FRENCH BEANS – Dwarf or Climbing
As the HSL say – “Different varieties have been selected to be eaten at different stages; immature pods of green beans, fresh swollen seeds (often called haricots) removed from their pods, and dried mature beans. Some are stringy, others stringless. The colour of the pods varies from yellow through to green and purple, and some are beautifully marked.”
The seeds themselves are also different shapes, colours and sizes – from mottled pink, to black, brown, white or a mixture.The flowers are perfect, self-compatible and predominantly selfpollinating.
From my own research / experience I’ve learnt that some beans can cross pollinate easily – namely Runner Beans, Butter Beans, and Broad Beans. So these notes only apply to French Beans – I plan to add details of how to save seeds from these later on.
How to grow and save seed –
- French beans being grown for seed should be grown as you would for a normal crop. However, you should give them as long a growing season as possible to allow the pods to mature and dry, so early sowing and plantings are best.
- It is important to grow some bean plants specifically for seed, rather than just collecting the left-over pods at the end of the season. Any plants that aren’t as healthy looking or as true to type should not be used for seed saving.
- As French beans are inbreeders (that is, they self-pollinate), you can save seed
from just a few plants. It is better, though, if you grow as many plants as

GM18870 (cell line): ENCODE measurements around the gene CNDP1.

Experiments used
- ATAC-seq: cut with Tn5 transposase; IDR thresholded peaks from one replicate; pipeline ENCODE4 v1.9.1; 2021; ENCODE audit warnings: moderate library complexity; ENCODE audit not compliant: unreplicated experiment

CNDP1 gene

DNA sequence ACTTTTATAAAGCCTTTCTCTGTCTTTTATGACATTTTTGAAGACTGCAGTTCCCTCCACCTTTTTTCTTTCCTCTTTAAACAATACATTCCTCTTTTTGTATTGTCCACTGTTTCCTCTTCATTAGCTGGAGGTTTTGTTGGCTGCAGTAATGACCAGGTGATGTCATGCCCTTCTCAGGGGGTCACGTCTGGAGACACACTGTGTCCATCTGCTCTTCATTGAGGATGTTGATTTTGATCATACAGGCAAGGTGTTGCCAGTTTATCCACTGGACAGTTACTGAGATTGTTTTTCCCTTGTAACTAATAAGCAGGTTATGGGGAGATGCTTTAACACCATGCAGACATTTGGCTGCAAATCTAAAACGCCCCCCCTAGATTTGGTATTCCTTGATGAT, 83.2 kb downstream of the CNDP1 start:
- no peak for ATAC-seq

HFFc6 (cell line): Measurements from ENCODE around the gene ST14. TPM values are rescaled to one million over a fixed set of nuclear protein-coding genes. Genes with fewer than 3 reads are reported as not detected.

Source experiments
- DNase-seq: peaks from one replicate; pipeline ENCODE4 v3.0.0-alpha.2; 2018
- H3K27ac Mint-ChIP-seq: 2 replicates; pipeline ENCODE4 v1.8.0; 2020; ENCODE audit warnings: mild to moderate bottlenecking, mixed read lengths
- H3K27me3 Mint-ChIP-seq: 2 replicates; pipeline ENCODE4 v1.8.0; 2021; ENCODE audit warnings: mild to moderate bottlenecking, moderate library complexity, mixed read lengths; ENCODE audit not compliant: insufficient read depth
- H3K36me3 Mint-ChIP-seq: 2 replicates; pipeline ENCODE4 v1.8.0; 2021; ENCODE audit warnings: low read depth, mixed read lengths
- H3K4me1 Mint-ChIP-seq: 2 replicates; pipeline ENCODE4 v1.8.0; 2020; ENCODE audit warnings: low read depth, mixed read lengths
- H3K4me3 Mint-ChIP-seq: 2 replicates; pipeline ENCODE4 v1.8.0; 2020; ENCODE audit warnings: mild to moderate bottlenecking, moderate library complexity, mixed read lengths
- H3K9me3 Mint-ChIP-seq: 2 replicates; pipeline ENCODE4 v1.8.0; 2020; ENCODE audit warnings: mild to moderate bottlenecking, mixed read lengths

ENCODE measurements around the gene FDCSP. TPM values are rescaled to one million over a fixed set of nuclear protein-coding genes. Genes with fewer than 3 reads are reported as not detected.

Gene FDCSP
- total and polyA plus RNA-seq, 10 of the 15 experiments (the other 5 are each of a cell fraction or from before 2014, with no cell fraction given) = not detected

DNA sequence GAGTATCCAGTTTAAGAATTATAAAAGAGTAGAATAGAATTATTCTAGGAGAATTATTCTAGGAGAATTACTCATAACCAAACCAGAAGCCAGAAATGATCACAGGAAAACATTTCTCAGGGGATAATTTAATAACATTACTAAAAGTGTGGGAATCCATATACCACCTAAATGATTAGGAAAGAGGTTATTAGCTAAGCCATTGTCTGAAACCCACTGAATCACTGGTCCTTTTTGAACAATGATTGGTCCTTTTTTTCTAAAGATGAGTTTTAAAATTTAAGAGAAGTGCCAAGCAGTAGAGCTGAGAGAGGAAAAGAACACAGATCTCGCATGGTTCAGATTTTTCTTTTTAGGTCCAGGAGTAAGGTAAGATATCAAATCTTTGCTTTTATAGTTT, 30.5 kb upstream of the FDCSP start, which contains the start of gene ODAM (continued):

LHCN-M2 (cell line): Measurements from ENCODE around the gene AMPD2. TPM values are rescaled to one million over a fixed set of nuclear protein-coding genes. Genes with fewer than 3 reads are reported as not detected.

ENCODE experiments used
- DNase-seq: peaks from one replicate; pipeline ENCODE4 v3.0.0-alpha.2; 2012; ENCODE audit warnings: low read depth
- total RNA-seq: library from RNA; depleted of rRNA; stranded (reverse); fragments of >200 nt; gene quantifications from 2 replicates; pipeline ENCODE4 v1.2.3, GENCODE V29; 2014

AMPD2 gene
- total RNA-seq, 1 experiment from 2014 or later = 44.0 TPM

possible so as to select the best for seed saving. HSL recommend around 20
plants per variety.
- Some plants may produce noticeably different foliage or pods from the majority of the plants; seed should not be saved from these.
- French beans are easily harvested when dry. The pods should be dried on the vines but if bad weather is forecasted or frost predicted, uproot the plants and hang them upside down somewhere warm until the pods are completely dry, or
- In wet weather, collect the pods individually, then spread them out somewhere out of the rain with a good airflow until the pods are fully dry and brittle. I did this last year, and put the bean pods in trays, with a label, indoors and left them to dry. The drying process took getting on for a month. The pods are very crinkly and dry when properly dried.
- A good tip is that the beans should be dry enough that they break when you bite on them, rather than leaving a dent.
- Store in an airtight container. If they are well dried, and stored in a cool dark place, the beans will last around 3 years.
You may notice small holes in the beans. These are caused by bean weevil. The advice from Real Seeds is that if you have problems with weevils eating your seeds, put the sealed container in the freezer for a week immediately after drying the beans; this will kill any insect eggs before they hatch. When you take them out, let the container come up to room temperature before opening it, otherwise the beans will absorb moisture from the air.